Gustav Mahler’s 150th birthday anniversary is July 7 this year and the rest of the world is celebrating in a big way. Curiously, in Chicago, home of one of the world’s finest Mahler orchestras, one that during the pre-Muti era made Mahler its bread-and-butter repertoire, the event is passing by virtually unnoticed, with only a single movement of the Mahler Tenth Symphony to be heard to mark the occasion.
Even more bizarrely, that single movement is being touted by Ravinia as the culmination of James Conlon’s multi-year complete Mahler cycle which was originally to have had a massive encore for the anniversary, replicating one of the Festival’s most daring and memorable seasons when James Levine and a number of conductors—including Conlon—performed all ten symphonies and “Das Lied von der Erde” across a single summer. Welz Kauffman says that idea became cost-prohibitive but that next season will bring “significant Mahler, previously unheard” for the centennial of Mahler’s death.
As for only doing a movement of the Tenth this year for the 150th Mahler birthday anniversary, Kauffman is quick to point out that Ravinia celebrated early by presenting two of the symphonies every summer virtually since Conlon took over the music directorship five seasons ago, and that doing the Adagio from the Tenth this year offers some space between those performances—which included performances of the Ninth and “Das Lied von der Erde” last season alone—and next season’s major Mahler offerings.
So why not a complete performance of the Tenth, which Mahler finished but did not live to orchestrate? “We considered it,” says Kauffman, “but in the end, we decided to do just Mahler and not someone else’s take on Mahler.” (The Adagio is the only movement of the Tenth that Mahler actually finished orchestrating.)
Having the CSO perform a complete Tenth would be a huge undertaking since the piece has rarely been done here, and Conlon himself has apparently never done it, nor sorted out which version he might tackle if he were to give it a try. Granted, that is not something to experiment with given how little rehearsal time the CSO has to prepare Ravinia concerts, though Kauffman could easily see the complete Tenth being heard by Conlon and the CSO in the future. “I think [Conlon] has it programmed elsewhere, so down the line, who knows?”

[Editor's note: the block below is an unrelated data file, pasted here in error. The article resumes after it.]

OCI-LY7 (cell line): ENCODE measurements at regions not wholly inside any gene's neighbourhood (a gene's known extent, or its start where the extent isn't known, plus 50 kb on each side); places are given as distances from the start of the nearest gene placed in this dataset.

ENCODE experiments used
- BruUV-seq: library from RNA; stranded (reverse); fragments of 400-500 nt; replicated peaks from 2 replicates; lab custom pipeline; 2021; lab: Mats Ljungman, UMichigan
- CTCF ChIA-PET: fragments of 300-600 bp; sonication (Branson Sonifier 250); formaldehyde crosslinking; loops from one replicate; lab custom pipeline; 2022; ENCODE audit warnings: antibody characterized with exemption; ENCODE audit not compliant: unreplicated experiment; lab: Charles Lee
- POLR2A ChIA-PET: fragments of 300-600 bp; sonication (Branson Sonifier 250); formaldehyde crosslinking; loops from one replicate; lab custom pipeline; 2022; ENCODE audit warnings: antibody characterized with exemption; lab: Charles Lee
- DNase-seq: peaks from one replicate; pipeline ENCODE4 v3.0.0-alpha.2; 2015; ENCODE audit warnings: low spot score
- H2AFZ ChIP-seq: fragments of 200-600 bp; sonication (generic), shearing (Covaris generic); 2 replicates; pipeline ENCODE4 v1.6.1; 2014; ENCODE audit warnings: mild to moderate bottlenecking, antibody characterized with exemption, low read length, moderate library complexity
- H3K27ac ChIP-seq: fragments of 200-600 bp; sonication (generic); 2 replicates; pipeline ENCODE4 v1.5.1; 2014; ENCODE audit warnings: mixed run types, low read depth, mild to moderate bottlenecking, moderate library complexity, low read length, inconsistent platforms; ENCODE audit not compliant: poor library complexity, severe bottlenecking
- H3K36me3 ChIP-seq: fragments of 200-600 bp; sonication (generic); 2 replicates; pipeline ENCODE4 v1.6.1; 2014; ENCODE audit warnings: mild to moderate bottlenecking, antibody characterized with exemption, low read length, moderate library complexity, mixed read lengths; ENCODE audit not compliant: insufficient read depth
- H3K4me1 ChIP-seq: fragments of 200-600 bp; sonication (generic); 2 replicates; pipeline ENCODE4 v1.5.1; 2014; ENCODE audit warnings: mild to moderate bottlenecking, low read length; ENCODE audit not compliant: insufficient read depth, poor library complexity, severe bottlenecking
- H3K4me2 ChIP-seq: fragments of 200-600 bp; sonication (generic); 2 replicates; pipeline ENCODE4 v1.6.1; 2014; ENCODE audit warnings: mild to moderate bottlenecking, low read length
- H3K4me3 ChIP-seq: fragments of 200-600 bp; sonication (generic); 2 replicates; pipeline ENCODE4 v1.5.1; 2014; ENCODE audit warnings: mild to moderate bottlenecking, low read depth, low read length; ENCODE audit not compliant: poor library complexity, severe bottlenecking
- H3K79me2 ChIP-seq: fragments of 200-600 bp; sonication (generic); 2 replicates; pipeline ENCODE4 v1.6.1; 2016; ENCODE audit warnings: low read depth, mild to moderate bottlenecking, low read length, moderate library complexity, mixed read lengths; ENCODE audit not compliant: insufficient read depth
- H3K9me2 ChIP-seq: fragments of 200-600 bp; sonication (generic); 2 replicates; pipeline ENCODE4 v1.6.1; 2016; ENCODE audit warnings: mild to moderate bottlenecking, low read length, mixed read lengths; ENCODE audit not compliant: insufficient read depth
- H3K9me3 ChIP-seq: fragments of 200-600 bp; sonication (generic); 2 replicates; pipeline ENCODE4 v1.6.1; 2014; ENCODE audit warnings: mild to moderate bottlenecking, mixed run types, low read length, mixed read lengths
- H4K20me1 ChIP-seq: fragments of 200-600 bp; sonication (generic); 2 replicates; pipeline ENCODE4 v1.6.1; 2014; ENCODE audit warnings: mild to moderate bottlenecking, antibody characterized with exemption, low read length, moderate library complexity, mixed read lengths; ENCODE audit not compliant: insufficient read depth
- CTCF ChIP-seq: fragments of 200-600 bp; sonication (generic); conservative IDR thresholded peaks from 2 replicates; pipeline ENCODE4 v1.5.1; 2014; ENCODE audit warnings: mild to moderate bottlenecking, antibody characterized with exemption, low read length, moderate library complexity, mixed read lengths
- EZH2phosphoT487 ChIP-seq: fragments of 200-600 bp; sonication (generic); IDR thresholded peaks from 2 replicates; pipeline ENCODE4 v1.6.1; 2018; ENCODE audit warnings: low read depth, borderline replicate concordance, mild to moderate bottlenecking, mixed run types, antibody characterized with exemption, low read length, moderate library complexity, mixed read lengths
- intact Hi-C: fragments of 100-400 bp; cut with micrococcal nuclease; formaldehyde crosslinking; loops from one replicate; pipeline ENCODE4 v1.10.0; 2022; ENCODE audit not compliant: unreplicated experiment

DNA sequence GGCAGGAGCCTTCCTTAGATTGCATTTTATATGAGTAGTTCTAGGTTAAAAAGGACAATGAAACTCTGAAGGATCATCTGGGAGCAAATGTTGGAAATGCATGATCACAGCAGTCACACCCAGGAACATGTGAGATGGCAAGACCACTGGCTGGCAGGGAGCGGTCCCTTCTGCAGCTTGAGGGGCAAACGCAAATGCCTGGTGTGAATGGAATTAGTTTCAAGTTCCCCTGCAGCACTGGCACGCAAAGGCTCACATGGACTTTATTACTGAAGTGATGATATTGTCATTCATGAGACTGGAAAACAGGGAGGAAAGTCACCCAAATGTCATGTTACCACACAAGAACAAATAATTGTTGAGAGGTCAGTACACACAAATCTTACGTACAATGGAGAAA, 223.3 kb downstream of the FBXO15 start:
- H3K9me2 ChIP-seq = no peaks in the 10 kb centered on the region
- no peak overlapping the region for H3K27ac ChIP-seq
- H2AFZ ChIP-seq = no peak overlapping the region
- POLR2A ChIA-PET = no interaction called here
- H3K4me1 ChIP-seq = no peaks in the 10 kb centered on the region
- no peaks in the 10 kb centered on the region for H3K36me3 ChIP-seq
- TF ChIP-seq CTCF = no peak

What is amazing, given those rehearsal limitations, is how effective Conlon’s CSO Mahler cycle has been, a cycle more comprehensive than Bernard Haitink’s CSO cycle downtown which despite having so much more rehearsal time never, for instance, attempted the massive Symphony No. 8 “Symphony of a Thousand” that Conlon and company memorably did at Ravinia two seasons ago.
In addition to the Adagio from the Mahler Tenth, the concert will also include another Adagio, Samuel Barber’s “Adagio for Strings,” also a moving work which has memorably been used for countless film soundtracks and for major funerals and memorials, most recently becoming the virtual soundtrack to post-9/11 events. Barber’s centennial is being celebrated this year, and Conlon worked intimately with Barber on the revised version of his opera “Antony and Cleopatra,” which Conlon premiered.
To lighten things up a bit, violinist Joshua Bell will perform the Mendelssohn Violin Concerto. (Dennis Polkow)
July 13, 8pm, Ravinia Festival, Green Bay and Lake-Cook Roads, Highland Park, (847) 266-5100. $10-$25.
Dennis Polkow is an award-winning veteran journalist, critic, author, broadcaster and educator. He made his stage debut at age five, was a child art prodigy and began playing keyboards in clubs at the age of fourteen. He holds degrees in music theory, composition, religious studies and philosophy from DePaul University in Chicago. Polkow spent his early years performing and recording in rock and jazz bands while concertizing as a classical pianist, organist and harpsichordist and composing, arranging and producing for other artists. As a scholar, Polkow has published and lectured extensively and taught at several colleges and universities in various departments. As an actor, narrator and consultant, Polkow has been involved with numerous films, plays, broadcasts and documentaries. As a journalist, Polkow helped co-create the experiential Chicago Musicale and Spotlight, the award-winning tabloid arts and entertainment section of the Press Publications chain of newspapers, which he later edited. He also created and ran the nationally recognized journalism program at Oakton College and was faculty advisor to its award-winning student newspaper; many former students went on to major media careers, including Channel Awesome’s the Nostalgia Critic. Polkow’s research, interviews, features, reviews and commentaries have appeared across national and international media and he has corresponded from the Middle East, Asia and Africa for the Chicago Tribune. Contact: email@example.com